Mandaloun, who finished second in the 147th Kentucky Derby (G1), will bypass the Preakness Stakes trainer Brad Cox said on May 6. Churchill Downs/Coady Photography.

Mandaloun, Caddo River to Skip Preakness Stakes

By Alicia Hughes

Juddmonte’s Mandaloun, runner-up in the 147th Kentucky Derby presented by Woodford Reserve (G1), and stakes-winning stablemate Caddo River will not move on to Baltimore for the May 15 Preakness Stakes (G1) at Pimlico Race Course, trainer Brad Cox announced during a national teleconference on May 6.

Mandaloun and Caddo River had been under consideration for the middle leg of the Triple Crown with the former falling just a half-length short of Kentucky Derby winner Medina Spirit after battling down the lane. During a conference call hosted by the National Thoroughbred Racing Association, Cox said Caddo River would instead point for the Matt Winn Stakes (G3) at Churchill Downs on May 29 and that no decision had been made on a next start for Mandaloun.

“He ran well and hard and we would like to give him some time,” Cox said of Mandaloun. “To run him back in two weeks we feel would compromise his opportunity to run the rest of the year and maybe even as an older horse. In the best interest of the horse, we feel like running him back in two weeks is just not the right thing for him.

“For my horses, I just like the idea of a little more time. I just am not a big fan of running back in two weeks unless you win the Kentucky Derby and the horse comes out of it in good order and you march forward. But without there being an opportunity at a Triple Crown, I just think it’s best for the horse to target some other races later on in the year.”

Caddo River has not started since finishing second in the Grade 1 Arkansas Derby on April 10. The son of Hard Spun was slated to start in the Kentucky Derby but was withdrawn from consideration after spiking a fever the Sunday before the race. 

Cox announced earlier this week that Godolphin’s homebred champion Essential Quality, who suffered his first career loss when finishing fourth in the Kentucky Derby, would also skip the 1 3/16-miles Preakness Stakes and target the Grade 1 Travers Stakes at Saratoga Race Course in August.

“There is a good opportunity he could show up in a race prior to the Travers,” Cox said of the son of Tapit. “That could be possibly the Jim Dandy or something along those lines. But the long-term goal is the Travers. How we get there, I’m not sure.”

Midnight Bourbon Confirmed for Start in May 15 Preakness

Hall of Fame trainer Steve Asmussen confirmed Thursday morning that Winchell Thoroughbreds’ Midnight Bourbon will run in the 146th Preakness Stakes.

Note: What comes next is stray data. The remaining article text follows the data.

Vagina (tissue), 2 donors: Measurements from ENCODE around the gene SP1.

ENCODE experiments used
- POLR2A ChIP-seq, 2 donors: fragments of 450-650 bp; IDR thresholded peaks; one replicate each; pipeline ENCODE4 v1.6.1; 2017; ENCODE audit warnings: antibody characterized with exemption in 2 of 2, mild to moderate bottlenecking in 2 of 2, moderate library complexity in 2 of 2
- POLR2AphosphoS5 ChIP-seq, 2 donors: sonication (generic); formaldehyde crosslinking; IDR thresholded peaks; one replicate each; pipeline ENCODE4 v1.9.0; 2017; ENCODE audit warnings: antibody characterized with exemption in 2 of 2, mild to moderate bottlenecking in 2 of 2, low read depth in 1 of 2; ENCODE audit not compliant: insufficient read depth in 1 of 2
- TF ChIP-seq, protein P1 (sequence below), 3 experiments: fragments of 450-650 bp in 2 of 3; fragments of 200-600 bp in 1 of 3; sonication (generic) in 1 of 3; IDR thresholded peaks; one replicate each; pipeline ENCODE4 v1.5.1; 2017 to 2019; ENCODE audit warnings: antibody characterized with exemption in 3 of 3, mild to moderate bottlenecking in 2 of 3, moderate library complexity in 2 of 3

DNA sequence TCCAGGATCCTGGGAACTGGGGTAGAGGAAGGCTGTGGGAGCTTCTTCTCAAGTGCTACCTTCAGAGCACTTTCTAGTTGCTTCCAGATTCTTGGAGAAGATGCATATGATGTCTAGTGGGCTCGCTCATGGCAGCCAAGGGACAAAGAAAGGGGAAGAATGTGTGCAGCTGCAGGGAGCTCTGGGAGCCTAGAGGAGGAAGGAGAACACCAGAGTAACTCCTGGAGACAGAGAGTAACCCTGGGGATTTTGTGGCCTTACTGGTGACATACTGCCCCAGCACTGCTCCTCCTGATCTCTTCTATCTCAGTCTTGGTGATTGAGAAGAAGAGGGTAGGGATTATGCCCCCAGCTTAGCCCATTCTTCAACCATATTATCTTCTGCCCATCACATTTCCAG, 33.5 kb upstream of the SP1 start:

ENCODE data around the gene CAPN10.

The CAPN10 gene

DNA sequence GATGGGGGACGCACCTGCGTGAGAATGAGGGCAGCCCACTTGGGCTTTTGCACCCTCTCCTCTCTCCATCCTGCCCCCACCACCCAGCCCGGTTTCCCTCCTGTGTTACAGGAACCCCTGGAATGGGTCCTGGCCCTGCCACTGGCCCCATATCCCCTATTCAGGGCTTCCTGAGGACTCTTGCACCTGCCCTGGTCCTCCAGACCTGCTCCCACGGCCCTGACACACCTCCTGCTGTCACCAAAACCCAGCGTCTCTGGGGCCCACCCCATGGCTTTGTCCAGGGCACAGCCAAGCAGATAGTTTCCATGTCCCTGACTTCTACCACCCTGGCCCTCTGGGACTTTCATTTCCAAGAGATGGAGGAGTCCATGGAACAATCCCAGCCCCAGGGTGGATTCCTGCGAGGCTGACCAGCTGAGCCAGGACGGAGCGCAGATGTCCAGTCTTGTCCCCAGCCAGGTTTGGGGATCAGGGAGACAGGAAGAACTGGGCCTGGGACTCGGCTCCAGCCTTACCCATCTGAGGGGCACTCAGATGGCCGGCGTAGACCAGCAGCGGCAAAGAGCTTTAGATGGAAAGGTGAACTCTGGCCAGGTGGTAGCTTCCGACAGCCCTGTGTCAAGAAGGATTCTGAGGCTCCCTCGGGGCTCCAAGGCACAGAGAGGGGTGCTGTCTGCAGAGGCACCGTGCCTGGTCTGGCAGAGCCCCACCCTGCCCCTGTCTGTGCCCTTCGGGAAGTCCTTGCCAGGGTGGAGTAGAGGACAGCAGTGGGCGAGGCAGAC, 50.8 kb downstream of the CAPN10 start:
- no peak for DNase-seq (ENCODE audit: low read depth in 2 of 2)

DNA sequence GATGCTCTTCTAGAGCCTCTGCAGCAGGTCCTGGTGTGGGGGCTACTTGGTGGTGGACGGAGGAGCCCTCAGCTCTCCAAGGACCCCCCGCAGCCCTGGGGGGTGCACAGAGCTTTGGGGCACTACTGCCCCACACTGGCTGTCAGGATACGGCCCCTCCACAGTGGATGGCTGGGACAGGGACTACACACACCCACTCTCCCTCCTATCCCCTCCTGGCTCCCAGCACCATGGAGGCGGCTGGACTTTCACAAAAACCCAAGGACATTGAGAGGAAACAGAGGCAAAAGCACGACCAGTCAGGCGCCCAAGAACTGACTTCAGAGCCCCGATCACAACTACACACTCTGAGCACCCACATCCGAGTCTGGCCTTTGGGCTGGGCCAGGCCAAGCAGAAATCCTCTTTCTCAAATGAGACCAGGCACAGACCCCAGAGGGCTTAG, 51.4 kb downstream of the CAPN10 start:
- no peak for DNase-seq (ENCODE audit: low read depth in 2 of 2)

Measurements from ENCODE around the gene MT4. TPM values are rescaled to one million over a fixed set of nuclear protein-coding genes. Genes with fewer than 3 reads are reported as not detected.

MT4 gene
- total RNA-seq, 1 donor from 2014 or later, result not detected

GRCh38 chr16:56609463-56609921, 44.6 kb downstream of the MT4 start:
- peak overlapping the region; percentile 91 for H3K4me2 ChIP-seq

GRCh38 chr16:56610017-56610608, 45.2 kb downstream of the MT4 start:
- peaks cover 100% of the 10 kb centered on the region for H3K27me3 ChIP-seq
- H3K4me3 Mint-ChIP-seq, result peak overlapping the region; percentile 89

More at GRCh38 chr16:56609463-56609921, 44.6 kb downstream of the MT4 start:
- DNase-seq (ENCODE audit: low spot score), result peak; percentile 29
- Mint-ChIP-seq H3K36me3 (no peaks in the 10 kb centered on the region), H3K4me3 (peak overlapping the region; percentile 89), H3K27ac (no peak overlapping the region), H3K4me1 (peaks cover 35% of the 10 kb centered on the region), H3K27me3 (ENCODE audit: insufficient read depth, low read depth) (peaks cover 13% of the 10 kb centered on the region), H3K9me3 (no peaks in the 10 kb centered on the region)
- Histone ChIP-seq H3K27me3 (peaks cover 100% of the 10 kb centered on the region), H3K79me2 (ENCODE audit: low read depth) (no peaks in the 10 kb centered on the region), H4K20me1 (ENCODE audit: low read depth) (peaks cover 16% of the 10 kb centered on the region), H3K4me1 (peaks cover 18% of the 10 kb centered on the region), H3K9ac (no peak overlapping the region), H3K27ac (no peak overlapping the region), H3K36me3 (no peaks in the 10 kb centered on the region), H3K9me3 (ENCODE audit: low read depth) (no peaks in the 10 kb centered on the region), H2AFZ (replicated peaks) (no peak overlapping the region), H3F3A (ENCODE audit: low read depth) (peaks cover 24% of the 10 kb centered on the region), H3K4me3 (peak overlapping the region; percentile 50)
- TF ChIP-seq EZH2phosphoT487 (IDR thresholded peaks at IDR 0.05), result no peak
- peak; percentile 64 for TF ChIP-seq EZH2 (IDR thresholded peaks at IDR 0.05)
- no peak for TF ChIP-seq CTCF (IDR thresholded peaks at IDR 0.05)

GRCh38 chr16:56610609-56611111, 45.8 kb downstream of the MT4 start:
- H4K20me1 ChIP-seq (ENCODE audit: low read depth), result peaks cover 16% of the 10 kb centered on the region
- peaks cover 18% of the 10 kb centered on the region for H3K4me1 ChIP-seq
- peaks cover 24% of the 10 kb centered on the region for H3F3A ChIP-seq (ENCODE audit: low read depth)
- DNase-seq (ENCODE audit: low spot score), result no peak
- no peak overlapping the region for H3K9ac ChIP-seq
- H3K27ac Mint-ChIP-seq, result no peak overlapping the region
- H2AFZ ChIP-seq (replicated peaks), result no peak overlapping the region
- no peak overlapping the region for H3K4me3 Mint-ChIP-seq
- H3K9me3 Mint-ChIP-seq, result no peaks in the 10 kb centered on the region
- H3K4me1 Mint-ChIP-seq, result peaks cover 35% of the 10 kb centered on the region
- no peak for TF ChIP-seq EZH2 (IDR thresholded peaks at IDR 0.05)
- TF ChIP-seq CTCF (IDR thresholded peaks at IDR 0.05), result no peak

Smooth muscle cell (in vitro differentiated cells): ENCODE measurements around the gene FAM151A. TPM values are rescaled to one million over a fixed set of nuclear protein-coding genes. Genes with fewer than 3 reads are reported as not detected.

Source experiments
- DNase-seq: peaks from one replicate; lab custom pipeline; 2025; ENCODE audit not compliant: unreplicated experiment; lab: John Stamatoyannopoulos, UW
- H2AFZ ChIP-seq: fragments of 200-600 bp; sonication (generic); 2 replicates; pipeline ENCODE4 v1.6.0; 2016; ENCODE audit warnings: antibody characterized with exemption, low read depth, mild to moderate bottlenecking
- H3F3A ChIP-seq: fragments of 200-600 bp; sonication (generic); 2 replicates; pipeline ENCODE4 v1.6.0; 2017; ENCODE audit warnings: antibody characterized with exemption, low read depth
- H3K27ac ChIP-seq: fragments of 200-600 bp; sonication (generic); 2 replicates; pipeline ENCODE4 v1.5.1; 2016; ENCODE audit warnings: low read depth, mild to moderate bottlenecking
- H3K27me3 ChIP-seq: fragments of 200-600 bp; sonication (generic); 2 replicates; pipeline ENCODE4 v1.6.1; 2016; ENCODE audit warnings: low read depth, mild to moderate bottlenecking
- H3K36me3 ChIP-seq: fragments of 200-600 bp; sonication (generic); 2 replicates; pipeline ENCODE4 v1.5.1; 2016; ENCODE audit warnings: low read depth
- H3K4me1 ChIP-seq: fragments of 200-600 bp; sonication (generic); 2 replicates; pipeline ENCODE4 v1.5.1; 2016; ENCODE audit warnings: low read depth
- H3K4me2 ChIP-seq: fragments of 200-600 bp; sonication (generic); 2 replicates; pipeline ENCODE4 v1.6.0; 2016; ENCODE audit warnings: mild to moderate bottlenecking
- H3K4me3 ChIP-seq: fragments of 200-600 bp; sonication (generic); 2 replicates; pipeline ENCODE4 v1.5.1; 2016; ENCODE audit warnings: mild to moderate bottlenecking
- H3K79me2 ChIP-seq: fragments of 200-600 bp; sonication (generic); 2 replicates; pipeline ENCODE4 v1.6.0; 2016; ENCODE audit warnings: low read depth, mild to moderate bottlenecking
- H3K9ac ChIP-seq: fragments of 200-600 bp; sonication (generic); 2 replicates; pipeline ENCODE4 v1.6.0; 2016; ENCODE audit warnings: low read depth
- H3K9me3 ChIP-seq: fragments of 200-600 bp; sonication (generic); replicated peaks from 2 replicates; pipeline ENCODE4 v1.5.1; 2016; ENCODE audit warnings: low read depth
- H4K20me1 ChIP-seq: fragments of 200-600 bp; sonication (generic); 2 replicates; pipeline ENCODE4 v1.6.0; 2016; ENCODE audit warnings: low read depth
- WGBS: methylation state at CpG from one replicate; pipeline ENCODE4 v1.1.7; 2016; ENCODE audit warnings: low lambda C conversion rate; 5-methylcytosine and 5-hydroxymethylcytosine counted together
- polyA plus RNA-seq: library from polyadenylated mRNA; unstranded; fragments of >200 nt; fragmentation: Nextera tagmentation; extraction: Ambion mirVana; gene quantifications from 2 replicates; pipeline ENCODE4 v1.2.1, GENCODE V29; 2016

Asmussen, via text from Texas, also confirmed that Irad Ortiz Jr., the defending three-time Eclipse Award champion, will ride the son of Tiznow in the middle leg of the Triple Crown.

Winchell Thoroughbreds is seeking its first victory in a Triple Crown race in the family’s many decades in horse racing, while Asmussen won the Preakness in 2007 with eventual two-time Horse of the Year Curlin and two years later with the filly and Horse of the Year Rachel Alexandra. Winchell Thoroughbreds did finish third with Tenfold, just three-quarters of a length behind eventual Triple Crown hero Justify in the foggy 2018 Preakness. Tenfold went on to win the 2019 Pimlico Special (G3).

Midnight Bourbon closed from well back to finish sixth in the Kentucky Derby after breaking slowly and taking him out of his up-close running style.

“We didn’t think he got the opportunity that he deserved after he missed the break and his back end went out from underneath him,” said David Fiske, the longtime racing and bloodstock manager for the late Verne Winchell and subsequently for Verne’s son Ron Winchell. “He got jostled around by the horses on either side of him, then lost some ground. He was pretty wide on the second turn; I think eventually he ran 52 or 56 feet farther than the winner. So that would have put him a little closer. And speed seemed to be lethal on Saturday. There weren’t a whole lot of horses that were closing on the front-runners. Then the fact that it took two handlers to get him back to the barn to give him a bath, it didn’t seem to take that much out of him. So we thought we’d give it a try.”

Midnight Bourbon visited Churchill Downs’ starting gate for routine schooling Thursday, followed by a controlled gallop.

“The horse is doing great,” said Scott Blasi, the assistant trainer who oversees Asmussen’s Churchill Downs operation. “I don’t think he did a lot of running early (in the Derby), so he seems to have come out of the race pretty fresh.”